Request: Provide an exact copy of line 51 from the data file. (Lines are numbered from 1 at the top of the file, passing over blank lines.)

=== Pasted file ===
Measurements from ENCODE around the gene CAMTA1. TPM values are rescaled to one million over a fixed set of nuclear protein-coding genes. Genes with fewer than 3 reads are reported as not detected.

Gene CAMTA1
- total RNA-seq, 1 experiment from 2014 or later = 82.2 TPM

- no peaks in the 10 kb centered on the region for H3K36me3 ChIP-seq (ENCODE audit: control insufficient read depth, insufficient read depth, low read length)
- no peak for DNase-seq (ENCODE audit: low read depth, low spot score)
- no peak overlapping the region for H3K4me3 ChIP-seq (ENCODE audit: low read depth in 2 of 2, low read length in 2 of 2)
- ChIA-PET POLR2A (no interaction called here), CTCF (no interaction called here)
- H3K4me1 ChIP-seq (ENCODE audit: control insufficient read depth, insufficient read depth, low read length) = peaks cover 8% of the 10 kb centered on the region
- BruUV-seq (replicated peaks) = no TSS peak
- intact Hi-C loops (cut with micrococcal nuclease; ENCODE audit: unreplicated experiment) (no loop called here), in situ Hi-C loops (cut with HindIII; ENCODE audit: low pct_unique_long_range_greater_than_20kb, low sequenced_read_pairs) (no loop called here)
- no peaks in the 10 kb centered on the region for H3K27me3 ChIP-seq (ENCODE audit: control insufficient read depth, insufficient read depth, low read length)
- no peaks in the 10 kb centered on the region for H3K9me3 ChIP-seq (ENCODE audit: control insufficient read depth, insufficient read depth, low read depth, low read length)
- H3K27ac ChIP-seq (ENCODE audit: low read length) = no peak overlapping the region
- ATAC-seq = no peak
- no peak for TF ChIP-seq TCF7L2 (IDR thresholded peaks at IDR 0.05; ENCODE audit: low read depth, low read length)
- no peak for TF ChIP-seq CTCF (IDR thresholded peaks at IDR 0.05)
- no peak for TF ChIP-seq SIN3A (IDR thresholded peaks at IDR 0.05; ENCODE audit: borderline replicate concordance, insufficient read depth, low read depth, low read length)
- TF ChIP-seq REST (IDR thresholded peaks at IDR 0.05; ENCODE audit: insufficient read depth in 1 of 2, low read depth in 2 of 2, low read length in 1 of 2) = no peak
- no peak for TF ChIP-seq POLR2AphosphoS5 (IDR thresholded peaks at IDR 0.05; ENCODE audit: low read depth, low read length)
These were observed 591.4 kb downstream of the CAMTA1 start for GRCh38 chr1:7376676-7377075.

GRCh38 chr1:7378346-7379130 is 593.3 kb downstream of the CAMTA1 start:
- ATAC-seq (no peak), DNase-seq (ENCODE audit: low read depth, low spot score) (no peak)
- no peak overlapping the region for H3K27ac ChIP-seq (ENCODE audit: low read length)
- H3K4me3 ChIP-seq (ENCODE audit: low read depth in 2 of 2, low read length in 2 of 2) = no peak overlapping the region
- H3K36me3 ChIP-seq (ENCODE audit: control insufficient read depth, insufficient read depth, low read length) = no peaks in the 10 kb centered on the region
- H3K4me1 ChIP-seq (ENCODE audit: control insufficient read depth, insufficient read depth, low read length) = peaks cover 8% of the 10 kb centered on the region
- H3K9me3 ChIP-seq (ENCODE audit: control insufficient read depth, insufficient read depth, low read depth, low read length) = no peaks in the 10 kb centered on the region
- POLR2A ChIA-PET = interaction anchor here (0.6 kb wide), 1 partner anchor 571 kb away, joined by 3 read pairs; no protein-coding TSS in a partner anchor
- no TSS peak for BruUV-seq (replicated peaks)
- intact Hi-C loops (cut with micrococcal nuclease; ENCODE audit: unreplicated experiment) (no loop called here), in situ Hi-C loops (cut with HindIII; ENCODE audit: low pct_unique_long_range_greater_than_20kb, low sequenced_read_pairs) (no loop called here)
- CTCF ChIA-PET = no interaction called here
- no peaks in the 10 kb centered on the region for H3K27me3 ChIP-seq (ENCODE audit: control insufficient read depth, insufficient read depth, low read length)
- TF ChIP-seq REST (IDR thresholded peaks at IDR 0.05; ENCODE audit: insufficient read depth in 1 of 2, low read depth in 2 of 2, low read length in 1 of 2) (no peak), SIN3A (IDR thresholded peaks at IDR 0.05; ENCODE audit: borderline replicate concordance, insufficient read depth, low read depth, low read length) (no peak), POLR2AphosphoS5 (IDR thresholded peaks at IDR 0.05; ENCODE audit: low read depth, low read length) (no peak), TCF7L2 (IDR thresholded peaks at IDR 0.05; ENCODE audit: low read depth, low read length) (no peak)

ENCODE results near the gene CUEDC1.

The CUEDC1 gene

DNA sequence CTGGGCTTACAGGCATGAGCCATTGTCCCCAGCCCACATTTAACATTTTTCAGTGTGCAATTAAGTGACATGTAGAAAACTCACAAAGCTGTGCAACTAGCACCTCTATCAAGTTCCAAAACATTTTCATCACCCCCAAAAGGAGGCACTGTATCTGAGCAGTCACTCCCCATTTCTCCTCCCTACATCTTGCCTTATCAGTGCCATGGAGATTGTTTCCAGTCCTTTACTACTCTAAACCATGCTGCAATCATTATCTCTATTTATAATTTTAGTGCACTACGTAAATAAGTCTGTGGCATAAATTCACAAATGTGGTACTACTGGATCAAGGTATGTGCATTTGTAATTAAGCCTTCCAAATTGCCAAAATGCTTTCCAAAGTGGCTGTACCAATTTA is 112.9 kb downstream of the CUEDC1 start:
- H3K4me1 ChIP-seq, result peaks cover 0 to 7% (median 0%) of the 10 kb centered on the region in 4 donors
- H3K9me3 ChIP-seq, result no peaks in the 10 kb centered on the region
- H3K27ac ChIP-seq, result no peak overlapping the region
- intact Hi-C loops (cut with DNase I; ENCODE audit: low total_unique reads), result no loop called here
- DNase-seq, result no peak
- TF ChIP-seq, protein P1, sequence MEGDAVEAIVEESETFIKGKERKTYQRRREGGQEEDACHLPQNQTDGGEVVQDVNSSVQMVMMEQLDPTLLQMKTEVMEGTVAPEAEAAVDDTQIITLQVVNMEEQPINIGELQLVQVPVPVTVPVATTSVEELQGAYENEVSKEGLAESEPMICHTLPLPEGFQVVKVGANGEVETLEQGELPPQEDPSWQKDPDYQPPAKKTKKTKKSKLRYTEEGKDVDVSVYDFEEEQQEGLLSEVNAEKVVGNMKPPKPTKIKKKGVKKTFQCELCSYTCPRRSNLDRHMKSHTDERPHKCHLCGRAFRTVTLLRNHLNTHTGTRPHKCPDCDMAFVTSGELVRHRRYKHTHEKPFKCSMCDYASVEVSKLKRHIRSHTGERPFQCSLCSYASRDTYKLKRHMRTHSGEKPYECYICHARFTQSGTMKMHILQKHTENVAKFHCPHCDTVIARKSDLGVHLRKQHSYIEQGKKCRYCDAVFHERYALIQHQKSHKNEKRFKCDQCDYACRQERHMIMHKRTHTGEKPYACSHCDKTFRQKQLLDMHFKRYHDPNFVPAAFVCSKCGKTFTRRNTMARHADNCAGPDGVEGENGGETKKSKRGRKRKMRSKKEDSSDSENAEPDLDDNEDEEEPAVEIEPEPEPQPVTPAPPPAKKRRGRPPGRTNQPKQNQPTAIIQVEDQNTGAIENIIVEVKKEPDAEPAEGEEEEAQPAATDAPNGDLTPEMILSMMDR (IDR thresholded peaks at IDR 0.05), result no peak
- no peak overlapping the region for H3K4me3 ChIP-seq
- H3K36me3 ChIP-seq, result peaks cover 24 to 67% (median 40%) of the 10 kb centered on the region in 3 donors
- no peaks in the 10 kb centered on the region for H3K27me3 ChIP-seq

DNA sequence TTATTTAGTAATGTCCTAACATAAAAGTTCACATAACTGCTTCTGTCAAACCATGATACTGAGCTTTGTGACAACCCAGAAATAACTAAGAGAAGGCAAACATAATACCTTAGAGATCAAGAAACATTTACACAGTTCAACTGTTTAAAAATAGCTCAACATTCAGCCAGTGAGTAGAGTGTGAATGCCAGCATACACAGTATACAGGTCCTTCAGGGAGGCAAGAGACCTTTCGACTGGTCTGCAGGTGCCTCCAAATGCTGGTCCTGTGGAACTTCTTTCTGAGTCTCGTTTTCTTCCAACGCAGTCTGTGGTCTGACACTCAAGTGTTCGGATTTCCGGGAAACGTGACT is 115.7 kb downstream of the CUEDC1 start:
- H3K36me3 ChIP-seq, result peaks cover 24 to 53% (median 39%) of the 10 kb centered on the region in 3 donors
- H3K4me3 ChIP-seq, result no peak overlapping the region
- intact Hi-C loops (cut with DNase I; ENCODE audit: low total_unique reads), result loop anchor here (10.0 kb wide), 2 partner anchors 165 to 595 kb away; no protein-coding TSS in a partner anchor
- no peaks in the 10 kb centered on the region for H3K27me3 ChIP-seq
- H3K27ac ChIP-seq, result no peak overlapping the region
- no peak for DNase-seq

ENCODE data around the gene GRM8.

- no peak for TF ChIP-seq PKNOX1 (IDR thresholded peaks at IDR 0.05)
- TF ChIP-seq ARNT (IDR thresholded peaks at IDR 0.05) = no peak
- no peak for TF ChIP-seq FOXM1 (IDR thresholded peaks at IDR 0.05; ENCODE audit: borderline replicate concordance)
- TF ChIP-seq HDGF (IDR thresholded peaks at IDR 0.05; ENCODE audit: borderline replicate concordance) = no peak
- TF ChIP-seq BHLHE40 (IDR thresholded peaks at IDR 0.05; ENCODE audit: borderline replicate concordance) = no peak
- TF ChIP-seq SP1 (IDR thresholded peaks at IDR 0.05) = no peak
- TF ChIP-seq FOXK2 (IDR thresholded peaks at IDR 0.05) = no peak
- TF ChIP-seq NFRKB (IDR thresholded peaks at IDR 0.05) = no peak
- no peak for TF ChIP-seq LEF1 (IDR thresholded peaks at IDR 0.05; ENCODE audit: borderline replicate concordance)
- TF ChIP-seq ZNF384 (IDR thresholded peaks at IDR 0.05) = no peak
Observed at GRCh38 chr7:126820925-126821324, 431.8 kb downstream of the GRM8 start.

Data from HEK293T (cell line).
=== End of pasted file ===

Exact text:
- H3K27ac ChIP-seq, result no peak overlapping the region